Famous Families

Fairfax

Southern Families George Washington is connected to this particular family of mixed race Bahamian heritage (read the story of the Fairfaxes and George Washington). Suspicions are that Anne Fairfax, Mount Vernon's first mistress and the wife of Lawrence Washington, the President's brother, was a woman of colour whose mother was born in the Bahamas. A number of George Washington's historians have pointed out that when Anne's brother, George William, visited his Fairfax aunts in England, he had been utterly humiliated by their curiosity over whether he would turn black at puberty. Since the Fairfaxes were a wealthy, titled English family whose members corresponded regularly with each other, there must have been some foundation for this assumption regarding George William's race. Indeed, from one of his father's letters I came across, I discovered that his Fairfax relatives, in point of fact, actually knew his mother, Sarah Walker, the daughter of the Chief Justice of the Bahamas, since she had resided with them in England while on a visit from the West Indies. It is all too obvious then that there must have been a substantial proportion of her ethnic heritage evident, if her in laws expected George William to inherit these African traits as well.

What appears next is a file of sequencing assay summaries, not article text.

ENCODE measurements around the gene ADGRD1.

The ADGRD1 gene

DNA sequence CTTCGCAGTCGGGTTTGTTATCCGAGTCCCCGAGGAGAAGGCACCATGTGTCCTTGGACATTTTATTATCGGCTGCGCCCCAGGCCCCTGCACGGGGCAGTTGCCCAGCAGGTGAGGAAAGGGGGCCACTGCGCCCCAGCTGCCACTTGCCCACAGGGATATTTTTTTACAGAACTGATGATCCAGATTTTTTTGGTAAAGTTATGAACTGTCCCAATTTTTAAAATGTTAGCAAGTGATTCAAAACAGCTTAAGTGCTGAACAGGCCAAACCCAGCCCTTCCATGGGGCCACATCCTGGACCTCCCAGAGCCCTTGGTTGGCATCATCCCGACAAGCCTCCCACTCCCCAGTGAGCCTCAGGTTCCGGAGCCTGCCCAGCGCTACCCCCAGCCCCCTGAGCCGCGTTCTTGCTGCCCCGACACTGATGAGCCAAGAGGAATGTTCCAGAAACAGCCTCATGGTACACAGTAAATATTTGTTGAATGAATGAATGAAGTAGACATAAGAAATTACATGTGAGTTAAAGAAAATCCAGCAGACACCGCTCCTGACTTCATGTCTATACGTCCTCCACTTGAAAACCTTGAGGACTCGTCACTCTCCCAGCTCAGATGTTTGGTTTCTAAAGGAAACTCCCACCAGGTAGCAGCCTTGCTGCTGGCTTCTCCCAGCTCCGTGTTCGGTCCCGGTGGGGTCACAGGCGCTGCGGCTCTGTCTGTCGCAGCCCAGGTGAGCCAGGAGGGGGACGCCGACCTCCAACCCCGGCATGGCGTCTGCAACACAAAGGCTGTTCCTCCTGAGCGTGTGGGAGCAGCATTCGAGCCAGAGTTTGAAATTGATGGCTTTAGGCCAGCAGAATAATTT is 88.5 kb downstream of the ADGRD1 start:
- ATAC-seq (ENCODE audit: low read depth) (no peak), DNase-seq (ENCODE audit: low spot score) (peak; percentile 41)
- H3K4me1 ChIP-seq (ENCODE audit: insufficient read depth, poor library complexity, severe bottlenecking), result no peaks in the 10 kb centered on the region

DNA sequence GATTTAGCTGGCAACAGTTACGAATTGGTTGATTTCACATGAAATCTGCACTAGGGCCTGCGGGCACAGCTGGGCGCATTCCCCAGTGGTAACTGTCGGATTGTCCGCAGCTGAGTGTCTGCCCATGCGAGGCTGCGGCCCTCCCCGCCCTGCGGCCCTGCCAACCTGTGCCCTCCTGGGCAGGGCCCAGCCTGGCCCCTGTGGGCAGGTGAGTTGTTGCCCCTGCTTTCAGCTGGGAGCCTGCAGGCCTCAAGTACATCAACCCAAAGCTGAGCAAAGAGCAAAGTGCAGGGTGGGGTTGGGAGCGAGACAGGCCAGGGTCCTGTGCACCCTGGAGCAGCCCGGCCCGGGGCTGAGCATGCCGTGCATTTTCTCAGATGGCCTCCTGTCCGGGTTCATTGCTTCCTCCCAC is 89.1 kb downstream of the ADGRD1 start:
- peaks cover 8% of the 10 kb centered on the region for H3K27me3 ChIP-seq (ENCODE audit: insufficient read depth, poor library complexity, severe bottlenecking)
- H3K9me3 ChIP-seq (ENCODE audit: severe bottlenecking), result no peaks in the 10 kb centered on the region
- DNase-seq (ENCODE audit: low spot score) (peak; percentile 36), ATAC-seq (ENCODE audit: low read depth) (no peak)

Besides their relationship to Mount Vernon, another historical point about this family is that because of their enormous wealth and their social position in the British Colonial government of the time, William, Sarah's husband, was the first person for whom George Washington ever worked. George William, their son, would, for the rest of his life, be counted as the president's closest friend.

Laurence Washington, like his brother George, did not father any children. However, Ann Fairfax's second marriage was to one of the Lees. With George Lee, Anne finally succeeded in leaving a line even if not a political or culturally dynamic one. From her sister, Sarah's marriage to Major John Carlyle, however, are descended some of the most politically influential families of the South.


Researched and Written by Mario de Valdes y Cocom

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